Cover image for Book Club kit : The garden of burning sand
Book Club kit : The garden of burning sand
Publication Information:
New York : Quercus, 2013.
Physical Description:
11 bks. (405 pages) ; 21 cm + 1 discussion guide
When a girl with Down syndrome is sexually assaulted in a Lusaka slum, human rights lawyer Zoe Fleming and Zambian police officer Joseph Zabuta conduct an investigation that reveals a link between the victim and a powerful local family.
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The New York Times bestselling author John Hart raved that "If you like stories of good people struggling to do right in the world's forgotten places, there is no one better suited than Corban Addison to take you on the ride of your life." In The Garden of Burning Sand , Addison, the bestselling author of A Walk Across the Sun , creates a powerful and poignant novel that takes the reader from the red light areas of Lusaka, Zambia, to the gilded chambers of the Washington, D.C. elite, to the splendor of Victoria Falls and Cape Town.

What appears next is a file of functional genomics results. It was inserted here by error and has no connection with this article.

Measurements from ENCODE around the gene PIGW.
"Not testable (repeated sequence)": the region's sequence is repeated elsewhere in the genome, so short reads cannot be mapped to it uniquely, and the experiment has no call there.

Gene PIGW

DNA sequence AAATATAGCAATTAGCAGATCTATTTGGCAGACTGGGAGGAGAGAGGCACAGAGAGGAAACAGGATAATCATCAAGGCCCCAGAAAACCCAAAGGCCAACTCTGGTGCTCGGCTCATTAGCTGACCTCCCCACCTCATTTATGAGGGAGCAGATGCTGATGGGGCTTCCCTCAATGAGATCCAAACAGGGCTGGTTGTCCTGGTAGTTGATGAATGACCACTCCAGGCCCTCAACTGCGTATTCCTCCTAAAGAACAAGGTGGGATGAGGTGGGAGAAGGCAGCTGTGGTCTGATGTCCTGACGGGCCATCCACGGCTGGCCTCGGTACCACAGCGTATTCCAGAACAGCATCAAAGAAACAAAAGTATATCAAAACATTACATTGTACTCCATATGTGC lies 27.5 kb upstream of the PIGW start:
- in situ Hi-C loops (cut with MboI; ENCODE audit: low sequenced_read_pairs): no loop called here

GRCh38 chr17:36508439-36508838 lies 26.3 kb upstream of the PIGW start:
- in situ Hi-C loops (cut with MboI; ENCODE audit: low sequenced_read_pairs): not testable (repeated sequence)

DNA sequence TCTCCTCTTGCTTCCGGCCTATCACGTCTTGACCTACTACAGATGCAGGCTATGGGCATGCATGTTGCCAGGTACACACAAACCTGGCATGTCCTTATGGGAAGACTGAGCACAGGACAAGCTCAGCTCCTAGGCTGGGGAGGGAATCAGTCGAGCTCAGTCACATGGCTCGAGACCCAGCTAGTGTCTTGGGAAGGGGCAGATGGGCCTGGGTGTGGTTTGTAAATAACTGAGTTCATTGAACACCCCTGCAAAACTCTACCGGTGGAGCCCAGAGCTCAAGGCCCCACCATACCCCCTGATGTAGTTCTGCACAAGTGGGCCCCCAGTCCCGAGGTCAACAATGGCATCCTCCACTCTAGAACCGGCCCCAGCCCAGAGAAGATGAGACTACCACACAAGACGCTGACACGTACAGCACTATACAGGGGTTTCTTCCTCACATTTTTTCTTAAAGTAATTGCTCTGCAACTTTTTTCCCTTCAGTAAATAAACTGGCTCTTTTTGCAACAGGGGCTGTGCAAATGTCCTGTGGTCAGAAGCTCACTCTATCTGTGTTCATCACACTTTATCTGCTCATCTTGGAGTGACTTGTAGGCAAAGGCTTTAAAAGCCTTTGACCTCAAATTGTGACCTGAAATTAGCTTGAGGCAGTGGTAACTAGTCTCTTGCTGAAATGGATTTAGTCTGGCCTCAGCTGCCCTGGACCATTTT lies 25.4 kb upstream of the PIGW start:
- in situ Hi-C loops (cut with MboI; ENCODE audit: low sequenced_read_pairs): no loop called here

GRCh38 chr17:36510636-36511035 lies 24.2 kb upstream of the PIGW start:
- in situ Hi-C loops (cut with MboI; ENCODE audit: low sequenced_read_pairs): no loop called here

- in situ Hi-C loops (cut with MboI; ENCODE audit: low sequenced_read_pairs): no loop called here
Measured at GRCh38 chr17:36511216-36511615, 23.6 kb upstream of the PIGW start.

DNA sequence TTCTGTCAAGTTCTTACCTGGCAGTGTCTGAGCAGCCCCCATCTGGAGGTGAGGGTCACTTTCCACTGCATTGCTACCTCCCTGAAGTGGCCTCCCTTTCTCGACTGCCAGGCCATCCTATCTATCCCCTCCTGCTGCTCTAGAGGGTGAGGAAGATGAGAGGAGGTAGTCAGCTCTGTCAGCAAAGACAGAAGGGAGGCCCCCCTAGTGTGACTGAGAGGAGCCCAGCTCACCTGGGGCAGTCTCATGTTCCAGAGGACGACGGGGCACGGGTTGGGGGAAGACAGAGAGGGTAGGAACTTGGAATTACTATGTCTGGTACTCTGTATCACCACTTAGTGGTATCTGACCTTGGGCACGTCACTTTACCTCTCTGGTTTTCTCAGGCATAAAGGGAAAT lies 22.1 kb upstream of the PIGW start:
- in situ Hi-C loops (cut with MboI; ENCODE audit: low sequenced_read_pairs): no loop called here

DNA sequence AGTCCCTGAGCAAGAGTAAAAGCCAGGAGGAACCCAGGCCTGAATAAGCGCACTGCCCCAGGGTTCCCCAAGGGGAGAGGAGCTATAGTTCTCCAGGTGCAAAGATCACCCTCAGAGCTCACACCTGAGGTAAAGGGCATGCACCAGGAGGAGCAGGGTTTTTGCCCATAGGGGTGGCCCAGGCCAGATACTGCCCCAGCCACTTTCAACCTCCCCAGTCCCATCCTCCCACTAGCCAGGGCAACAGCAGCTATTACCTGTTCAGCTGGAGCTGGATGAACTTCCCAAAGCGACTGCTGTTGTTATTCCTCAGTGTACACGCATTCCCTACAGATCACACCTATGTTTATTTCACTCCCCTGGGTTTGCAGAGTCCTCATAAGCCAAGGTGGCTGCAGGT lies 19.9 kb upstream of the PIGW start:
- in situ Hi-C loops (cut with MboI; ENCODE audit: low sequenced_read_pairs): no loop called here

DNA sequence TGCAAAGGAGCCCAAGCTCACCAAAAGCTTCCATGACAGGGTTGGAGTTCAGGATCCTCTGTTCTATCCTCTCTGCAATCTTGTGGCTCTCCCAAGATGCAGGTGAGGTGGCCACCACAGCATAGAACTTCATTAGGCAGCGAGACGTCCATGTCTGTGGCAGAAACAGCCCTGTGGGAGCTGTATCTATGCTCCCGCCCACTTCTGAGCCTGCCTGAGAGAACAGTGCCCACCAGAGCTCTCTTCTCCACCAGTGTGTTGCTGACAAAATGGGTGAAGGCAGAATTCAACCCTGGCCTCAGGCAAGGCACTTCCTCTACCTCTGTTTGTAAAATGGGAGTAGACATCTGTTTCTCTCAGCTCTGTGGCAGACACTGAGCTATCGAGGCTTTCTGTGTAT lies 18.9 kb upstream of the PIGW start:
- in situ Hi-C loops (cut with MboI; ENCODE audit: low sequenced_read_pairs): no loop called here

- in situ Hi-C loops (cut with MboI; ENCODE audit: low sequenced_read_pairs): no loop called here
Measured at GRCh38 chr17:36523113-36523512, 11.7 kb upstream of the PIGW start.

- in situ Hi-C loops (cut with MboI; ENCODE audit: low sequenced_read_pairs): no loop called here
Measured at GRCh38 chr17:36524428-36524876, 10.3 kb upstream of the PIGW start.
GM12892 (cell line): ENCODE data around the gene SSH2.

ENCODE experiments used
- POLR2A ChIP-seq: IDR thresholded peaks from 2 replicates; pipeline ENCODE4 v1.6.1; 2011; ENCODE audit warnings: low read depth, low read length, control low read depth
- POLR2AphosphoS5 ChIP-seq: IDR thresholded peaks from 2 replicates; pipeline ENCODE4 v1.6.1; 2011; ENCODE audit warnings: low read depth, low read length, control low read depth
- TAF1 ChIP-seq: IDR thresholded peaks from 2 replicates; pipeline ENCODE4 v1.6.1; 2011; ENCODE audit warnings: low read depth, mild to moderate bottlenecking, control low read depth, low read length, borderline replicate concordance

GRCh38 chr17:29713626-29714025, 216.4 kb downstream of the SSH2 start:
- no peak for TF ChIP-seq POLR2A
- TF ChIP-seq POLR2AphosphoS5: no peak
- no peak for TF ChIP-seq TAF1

Zoe Fleming, an accomplished young human rights attorney, has made a life for herself in Zambia, far from her estranged father--an American business mogul with presidential aspirations--and from the devastating betrayals of her past.

When a young girl with Down syndrome is sexually assaulted in a Lusaka slum, Zoe joins Zambian police officer Joseph Kabuta in investigating the rape. Piecing together clues from the victim's past, they discover an unsettling connection between the girl--Kuyeya--and a powerful Zambian family who will stop at nothing to bury the truth.

As they are drawn deeper into the complex web of characters behind this appalling crime, Zoe and Joseph forge a bond of trust and friendship that slowly transforms into love. Opposed on all sides, they find themselves caught in a dangerous clash between the forces of justice and power. To successfully prosecute Kuyeya's attacker and build a future with Joseph, Zoe must risk her life and her heart--and confront the dark past she thought she had left behind.